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Mark Zuckerberg’s been talking to conservatives, so progressives launched #DeleteFacebook

Mark Zuckerberg’s been talking to conservatives, and it pissed progressives off. So much so that the hashtag #DeleteFacebook began circulating.

This article was published more than 1 year ago, information might not be accurate.

Libby Emmons Brooklyn, NY

Mark Zuckerberg’s been talking to conservatives, and it pissed progressives off. So much so that the hashtag #DeleteFacebook began circulating. Maybe if we’re lucky, everyone who deletes their facebook over this will pen posts about how virtuous and righteous they are for doing so, before getting off the platform for two weeks, then sneaking back on because they miss everyone.

This past year has seen many changes for Facebook. In April, Zuckerberg spoke at a congressional hearing about how Facebook handles user data and what regulation would mean for social media. Despite accusations from conservatives that the site is biased against them, Senator Elizabeth Warren is threatening to break up Facebook’s many social media platforms using anti-trust laws. Progressives are also accusing the site of allowing too much false information, yet Facebook continues its refusal to interfere with the political content on the platform.

Zuckerberg’s dinners with conservatives, including Senator Lindsey Graham and Fox commentator Tucker Carlson, were likely in response to a report conducted by Senator Jon Kyle and law firm Covington and Burling LLP, released in August. The report, over a year in the making, showed decisively that Facebook had an anti-conservative bias. Now that Facebook is trying to fix it, Zuckerberg is being hassled by progressives who think that Facebook has been in conservative pockets all along.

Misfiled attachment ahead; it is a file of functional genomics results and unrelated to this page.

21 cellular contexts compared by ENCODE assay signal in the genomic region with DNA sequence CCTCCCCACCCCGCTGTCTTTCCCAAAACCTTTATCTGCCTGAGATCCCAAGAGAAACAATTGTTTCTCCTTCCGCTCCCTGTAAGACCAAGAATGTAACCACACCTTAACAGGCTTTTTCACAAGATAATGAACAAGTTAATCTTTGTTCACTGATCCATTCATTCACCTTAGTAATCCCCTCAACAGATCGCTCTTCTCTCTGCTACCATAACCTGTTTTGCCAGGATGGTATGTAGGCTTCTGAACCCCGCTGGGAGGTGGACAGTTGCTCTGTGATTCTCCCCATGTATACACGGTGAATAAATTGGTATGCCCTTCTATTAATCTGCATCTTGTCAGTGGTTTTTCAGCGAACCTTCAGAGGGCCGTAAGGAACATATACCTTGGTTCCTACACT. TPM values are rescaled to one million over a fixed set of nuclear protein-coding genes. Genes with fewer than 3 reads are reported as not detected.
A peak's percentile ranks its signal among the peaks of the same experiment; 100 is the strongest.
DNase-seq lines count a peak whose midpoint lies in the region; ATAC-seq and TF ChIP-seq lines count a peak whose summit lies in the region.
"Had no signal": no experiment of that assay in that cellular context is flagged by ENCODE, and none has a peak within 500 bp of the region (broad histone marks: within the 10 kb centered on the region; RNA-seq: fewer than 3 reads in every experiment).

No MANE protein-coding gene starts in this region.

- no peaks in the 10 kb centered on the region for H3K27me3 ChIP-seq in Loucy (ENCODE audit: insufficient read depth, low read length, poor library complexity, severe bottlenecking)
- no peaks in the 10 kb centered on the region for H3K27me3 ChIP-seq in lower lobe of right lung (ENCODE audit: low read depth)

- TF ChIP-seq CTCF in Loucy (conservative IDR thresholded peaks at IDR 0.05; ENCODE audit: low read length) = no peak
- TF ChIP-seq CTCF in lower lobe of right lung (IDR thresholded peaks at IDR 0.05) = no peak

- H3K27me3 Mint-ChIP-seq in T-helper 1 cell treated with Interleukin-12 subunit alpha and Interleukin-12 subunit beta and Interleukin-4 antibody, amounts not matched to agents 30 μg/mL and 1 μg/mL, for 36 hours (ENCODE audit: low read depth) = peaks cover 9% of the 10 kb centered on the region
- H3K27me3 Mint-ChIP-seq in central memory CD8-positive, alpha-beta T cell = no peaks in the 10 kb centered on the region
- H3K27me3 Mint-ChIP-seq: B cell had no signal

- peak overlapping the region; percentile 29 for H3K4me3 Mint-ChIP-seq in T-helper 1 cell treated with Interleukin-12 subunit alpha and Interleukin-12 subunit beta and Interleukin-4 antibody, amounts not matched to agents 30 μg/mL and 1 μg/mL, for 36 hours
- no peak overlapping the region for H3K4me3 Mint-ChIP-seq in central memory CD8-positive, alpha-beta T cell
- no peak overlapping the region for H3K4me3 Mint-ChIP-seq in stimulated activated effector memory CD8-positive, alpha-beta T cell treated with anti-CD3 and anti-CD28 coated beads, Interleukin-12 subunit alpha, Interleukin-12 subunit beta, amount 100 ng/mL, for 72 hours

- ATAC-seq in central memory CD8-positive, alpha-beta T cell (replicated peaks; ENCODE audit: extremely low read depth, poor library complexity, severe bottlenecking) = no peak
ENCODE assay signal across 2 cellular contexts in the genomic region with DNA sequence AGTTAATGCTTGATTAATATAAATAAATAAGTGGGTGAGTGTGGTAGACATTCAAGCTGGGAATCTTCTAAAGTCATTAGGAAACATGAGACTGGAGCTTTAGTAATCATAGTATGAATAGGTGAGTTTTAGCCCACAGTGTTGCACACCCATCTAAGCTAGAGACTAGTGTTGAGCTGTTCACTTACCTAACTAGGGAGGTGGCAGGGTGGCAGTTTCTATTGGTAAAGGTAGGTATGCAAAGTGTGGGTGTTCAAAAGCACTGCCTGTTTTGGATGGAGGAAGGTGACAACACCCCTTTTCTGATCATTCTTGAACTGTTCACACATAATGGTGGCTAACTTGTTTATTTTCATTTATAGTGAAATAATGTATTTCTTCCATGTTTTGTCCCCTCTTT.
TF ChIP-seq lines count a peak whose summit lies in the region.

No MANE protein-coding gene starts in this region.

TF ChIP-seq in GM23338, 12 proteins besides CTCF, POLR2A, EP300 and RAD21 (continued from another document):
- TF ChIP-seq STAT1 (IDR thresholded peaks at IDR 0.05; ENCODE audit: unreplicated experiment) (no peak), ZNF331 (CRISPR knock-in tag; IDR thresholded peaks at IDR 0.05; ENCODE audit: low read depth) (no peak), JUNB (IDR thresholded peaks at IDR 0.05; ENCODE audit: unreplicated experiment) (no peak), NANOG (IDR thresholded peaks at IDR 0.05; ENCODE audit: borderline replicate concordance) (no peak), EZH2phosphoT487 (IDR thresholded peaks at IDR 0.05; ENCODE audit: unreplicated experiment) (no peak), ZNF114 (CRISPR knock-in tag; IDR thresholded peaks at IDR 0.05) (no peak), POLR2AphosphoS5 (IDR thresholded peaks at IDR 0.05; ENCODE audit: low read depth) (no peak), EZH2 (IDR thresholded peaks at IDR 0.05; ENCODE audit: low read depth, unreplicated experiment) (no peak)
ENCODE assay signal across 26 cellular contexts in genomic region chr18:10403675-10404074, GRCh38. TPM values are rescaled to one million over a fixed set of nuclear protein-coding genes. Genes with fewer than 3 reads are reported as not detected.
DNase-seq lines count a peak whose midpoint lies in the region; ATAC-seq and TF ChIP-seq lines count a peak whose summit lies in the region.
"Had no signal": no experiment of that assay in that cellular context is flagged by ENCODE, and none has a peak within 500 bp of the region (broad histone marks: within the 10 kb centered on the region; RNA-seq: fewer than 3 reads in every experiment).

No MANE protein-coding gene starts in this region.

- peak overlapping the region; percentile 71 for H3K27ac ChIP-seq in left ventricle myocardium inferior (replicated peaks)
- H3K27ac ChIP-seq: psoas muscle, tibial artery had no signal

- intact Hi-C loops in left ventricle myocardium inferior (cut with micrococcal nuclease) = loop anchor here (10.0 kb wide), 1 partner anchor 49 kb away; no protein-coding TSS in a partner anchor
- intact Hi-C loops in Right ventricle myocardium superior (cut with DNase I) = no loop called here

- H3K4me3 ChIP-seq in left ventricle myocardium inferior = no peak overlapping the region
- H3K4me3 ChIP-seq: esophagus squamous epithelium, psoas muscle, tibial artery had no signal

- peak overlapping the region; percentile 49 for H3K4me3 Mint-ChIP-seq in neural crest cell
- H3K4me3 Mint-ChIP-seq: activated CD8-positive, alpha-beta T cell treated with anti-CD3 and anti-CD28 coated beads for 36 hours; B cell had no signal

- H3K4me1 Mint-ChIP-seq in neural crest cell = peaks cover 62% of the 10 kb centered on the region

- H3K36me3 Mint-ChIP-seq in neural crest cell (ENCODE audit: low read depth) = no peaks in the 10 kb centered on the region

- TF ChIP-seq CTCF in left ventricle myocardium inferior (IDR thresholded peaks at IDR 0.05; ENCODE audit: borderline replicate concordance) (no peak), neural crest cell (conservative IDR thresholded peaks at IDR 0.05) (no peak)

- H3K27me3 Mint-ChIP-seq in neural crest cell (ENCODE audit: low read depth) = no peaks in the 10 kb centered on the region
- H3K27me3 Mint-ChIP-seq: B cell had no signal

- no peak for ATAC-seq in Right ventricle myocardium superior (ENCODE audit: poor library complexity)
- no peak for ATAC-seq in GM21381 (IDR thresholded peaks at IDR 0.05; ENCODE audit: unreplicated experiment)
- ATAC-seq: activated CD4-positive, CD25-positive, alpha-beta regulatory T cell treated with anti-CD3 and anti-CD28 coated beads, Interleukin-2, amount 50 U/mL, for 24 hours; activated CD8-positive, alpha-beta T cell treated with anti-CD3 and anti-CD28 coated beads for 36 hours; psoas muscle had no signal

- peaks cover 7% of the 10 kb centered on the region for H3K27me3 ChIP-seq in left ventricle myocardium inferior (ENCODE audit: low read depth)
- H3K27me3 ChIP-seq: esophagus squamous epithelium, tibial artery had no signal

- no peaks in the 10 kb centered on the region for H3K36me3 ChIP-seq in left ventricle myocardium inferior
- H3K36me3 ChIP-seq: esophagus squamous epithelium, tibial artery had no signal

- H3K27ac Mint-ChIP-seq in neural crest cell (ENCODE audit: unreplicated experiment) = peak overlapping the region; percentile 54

It makes sense that Zuckerberg would take these meetings. His goal seems to be to make the site something of a social media Switzerland, a neutral, third party platform, not a publisher that would be held to account for the shared content of its users. This is probably a smart move, since controlling Facebook’s content is basically an impossible task. Facebook could not take down the video released of the massacre in Christchurch, New Zealand earlier this year. No matter how much it was flagged and removed, it kept popping up elsewhere. There are secret and closed groups across the platform, some of which engage in the practice of sharing child pornography. No doubt Zuckerberg wants to steer clear of liability for that.

Senator Warren also has a clear idea of how the platform should be run, and what kind of control it should exercise over user content. This week, she is slated to release an intentionally fake political ad on Facebook to see how Facebook would respond. Her goal is to point out that Facebook will run fake ads.

Trump released an ad full of false information as well, but with the intention of spreading the information as truth. Both Twitter and Facebook declined to remove the ad from their platforms. In practice, running an ad with false information for the intention of showing that a platform will allow an ad with misleading info to run and running an ad with bad info for the purpose of spreading those untruths, even if you believe them, is exactly the same thing. It is using the platform disingenuously and for political gain.